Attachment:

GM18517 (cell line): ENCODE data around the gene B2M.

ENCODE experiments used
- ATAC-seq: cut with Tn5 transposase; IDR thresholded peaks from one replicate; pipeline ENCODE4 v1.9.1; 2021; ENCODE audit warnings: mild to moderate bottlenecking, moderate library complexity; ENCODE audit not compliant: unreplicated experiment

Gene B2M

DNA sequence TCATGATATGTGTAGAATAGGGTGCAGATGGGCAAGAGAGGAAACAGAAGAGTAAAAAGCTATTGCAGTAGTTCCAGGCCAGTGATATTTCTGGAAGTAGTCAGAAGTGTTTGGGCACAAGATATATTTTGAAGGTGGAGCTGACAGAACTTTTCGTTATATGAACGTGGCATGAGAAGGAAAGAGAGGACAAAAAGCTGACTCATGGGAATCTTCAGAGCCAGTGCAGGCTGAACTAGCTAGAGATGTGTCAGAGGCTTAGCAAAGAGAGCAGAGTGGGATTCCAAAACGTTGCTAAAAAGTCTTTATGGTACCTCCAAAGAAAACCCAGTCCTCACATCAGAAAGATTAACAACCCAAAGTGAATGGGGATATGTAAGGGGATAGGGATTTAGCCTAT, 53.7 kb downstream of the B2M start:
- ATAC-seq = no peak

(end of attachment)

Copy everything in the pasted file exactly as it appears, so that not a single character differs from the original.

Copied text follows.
GM18517 (cell line): ENCODE data around the gene B2M.

ENCODE experiments used
- ATAC-seq: cut with Tn5 transposase; IDR thresholded peaks from one replicate; pipeline ENCODE4 v1.9.1; 2021; ENCODE audit warnings: mild to moderate bottlenecking, moderate library complexity; ENCODE audit not compliant: unreplicated experiment

Gene B2M

DNA sequence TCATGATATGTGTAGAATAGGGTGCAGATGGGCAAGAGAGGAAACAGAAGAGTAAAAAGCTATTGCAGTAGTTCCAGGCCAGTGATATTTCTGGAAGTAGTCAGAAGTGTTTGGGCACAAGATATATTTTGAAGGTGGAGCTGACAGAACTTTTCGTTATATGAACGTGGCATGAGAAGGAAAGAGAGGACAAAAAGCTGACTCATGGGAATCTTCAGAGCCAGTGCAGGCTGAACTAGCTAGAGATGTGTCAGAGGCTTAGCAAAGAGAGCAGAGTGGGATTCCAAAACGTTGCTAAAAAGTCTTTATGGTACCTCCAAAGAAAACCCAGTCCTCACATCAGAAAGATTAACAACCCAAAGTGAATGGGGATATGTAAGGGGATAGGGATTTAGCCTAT, 53.7 kb downstream of the B2M start:
- ATAC-seq = no peak